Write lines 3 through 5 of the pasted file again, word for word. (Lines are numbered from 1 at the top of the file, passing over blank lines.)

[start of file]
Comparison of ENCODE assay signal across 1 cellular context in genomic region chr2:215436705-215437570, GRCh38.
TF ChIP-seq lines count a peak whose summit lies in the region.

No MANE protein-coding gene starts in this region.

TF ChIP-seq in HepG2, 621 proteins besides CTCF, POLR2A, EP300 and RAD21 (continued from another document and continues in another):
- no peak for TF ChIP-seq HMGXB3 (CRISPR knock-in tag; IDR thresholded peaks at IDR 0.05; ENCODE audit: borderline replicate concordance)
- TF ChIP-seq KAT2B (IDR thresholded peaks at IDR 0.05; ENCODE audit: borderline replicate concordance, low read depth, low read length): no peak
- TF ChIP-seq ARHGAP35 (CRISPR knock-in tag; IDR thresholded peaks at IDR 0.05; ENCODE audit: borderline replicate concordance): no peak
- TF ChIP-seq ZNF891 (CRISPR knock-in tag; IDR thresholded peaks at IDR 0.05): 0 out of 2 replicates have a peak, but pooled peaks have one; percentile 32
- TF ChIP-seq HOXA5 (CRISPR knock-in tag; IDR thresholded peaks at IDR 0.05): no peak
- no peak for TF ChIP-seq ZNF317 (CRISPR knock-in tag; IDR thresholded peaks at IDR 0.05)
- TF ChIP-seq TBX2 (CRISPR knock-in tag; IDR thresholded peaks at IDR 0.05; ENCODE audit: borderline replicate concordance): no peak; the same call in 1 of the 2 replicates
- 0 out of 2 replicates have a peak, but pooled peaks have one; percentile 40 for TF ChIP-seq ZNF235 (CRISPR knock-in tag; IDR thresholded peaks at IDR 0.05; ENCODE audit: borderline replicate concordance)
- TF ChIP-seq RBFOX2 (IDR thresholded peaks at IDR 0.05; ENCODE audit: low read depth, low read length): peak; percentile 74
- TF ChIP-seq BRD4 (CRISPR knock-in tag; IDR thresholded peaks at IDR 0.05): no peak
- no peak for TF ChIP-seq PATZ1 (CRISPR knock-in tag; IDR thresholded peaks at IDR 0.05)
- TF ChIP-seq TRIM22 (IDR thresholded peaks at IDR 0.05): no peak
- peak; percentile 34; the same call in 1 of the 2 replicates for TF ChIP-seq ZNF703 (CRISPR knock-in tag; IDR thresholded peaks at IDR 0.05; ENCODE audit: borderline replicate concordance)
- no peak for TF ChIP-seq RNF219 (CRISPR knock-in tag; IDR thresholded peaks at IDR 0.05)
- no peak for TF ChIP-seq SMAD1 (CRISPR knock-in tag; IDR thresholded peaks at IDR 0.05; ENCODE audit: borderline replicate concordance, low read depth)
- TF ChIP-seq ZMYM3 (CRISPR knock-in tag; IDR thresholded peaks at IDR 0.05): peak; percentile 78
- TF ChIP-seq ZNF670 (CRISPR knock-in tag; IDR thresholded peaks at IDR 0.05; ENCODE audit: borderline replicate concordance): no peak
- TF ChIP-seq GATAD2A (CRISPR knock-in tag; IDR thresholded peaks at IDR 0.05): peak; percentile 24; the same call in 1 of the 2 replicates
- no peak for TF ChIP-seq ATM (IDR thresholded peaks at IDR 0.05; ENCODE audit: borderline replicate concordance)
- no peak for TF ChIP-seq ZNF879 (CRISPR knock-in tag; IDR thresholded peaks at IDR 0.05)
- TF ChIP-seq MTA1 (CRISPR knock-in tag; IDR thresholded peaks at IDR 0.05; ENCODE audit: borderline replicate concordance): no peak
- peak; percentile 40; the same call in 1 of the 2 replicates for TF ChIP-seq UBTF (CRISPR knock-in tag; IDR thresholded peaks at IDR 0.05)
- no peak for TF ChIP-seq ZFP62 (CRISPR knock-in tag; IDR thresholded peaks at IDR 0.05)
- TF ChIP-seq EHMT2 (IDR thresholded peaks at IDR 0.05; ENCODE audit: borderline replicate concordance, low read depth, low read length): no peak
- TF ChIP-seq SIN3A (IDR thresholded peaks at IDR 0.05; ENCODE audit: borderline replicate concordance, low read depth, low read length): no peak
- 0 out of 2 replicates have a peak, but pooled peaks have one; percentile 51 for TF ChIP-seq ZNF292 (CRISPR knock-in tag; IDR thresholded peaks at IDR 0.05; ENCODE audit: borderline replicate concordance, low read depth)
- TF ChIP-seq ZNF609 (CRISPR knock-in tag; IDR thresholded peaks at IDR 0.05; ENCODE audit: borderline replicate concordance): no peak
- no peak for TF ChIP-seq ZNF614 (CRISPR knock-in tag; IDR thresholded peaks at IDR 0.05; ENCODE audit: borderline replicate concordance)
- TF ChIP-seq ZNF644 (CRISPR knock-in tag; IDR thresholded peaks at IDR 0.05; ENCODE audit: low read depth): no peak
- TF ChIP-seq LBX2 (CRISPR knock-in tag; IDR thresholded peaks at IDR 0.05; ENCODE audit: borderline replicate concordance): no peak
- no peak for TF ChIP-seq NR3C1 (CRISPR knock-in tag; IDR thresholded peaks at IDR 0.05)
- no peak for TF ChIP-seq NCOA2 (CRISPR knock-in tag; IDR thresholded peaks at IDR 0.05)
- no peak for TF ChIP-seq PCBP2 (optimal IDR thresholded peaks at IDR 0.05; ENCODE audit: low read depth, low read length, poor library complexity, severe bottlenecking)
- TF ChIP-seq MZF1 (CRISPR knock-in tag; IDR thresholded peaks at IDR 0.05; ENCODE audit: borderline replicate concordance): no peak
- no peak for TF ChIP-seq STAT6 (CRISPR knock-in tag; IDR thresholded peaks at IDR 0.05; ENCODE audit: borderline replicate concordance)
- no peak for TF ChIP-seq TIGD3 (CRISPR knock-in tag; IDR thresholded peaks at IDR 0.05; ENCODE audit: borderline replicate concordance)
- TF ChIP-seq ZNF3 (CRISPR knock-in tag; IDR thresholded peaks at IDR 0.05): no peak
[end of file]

No MANE protein-coding gene starts in this region.

TF ChIP-seq in HepG2, 621 proteins besides CTCF, POLR2A, EP300 and RAD21 (continued from another document and continues in another):
- no peak for TF ChIP-seq HMGXB3 (CRISPR knock-in tag; IDR thresholded peaks at IDR 0.05; ENCODE audit: borderline replicate concordance)